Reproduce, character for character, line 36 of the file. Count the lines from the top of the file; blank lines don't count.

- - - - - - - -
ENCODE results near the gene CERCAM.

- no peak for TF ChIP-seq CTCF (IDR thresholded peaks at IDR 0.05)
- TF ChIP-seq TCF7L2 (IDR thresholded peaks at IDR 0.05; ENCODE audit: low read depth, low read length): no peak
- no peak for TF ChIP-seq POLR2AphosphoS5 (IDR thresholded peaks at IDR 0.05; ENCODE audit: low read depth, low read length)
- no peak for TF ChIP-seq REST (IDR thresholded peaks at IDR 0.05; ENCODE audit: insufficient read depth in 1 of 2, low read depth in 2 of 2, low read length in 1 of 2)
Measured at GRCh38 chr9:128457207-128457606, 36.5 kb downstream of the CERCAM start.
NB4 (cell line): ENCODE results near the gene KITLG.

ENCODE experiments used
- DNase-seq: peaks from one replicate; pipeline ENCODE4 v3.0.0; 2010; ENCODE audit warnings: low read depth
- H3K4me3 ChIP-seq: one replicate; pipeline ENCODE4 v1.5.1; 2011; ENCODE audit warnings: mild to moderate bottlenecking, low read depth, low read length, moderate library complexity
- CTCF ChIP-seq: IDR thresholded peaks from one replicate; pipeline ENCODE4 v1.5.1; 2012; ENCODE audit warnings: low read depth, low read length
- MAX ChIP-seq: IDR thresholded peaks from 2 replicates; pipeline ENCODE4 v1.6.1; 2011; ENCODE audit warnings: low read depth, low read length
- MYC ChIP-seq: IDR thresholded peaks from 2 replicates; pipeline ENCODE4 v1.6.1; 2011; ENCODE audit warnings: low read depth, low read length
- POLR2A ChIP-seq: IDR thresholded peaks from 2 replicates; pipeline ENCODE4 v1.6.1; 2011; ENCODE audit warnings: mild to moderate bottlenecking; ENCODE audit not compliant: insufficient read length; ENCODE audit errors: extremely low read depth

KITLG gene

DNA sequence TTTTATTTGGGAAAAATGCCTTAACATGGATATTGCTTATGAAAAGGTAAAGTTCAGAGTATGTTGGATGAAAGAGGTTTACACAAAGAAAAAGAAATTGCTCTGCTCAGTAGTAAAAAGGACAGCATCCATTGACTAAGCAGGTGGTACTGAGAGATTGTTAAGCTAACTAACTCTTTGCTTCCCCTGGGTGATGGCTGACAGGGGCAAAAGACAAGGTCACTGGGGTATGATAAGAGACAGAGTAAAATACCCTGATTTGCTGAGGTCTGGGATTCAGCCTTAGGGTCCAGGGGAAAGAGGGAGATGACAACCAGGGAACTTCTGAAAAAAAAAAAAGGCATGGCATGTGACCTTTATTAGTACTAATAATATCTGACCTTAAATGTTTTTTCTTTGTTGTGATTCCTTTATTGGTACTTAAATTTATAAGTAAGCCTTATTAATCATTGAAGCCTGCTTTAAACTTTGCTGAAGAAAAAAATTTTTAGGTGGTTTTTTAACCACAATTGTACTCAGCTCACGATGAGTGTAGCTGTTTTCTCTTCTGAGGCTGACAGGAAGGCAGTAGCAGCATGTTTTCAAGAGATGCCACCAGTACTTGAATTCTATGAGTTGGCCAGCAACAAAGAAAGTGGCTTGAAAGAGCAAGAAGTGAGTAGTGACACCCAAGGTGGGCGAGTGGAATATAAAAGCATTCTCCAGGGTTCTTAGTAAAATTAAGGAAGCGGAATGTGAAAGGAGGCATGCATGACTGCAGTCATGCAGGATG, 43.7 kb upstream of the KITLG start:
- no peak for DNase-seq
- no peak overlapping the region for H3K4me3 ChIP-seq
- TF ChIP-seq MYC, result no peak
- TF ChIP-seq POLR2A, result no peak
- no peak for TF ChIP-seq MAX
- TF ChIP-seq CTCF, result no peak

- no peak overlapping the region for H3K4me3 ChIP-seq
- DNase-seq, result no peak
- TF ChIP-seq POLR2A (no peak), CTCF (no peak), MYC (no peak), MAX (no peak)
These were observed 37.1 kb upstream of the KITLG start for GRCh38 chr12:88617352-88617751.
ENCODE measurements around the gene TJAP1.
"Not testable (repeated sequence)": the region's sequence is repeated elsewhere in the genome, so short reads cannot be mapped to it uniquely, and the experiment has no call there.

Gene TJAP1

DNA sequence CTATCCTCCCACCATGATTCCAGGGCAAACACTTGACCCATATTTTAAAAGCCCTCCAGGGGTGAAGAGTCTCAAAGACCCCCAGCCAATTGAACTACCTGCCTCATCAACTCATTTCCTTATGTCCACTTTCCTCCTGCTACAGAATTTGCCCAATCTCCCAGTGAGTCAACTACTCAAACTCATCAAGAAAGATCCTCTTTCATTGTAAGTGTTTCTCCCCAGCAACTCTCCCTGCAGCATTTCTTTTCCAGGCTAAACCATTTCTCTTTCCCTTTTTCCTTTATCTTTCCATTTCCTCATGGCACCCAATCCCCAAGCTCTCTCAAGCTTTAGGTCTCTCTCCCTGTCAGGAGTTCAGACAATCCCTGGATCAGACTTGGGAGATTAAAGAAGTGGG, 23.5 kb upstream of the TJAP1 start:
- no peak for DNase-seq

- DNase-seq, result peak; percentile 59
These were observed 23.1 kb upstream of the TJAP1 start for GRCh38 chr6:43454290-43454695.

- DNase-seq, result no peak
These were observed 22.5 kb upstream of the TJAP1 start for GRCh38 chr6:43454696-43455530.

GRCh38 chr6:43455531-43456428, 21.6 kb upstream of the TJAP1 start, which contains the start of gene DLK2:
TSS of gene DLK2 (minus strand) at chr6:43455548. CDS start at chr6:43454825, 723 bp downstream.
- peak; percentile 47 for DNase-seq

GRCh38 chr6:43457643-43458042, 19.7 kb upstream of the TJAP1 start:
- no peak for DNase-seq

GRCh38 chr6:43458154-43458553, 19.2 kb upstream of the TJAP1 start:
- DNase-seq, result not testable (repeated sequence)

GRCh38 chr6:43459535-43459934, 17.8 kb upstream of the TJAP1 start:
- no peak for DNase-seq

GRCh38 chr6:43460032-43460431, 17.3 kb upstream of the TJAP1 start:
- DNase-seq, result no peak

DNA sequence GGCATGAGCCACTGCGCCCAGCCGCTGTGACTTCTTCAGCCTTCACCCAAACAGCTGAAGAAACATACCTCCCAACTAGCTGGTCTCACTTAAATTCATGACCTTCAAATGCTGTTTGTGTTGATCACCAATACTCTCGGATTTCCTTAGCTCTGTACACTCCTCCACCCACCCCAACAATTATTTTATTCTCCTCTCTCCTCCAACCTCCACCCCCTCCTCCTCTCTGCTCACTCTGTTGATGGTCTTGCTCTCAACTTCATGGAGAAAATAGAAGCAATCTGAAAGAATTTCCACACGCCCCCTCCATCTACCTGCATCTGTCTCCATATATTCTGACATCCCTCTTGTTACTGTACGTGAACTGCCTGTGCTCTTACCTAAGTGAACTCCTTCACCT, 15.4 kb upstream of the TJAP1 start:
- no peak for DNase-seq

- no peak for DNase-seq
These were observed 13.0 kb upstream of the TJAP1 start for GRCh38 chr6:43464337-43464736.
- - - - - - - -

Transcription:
GRCh38 chr6:43455531-43456428, 21.6 kb upstream of the TJAP1 start, which contains the start of gene DLK2: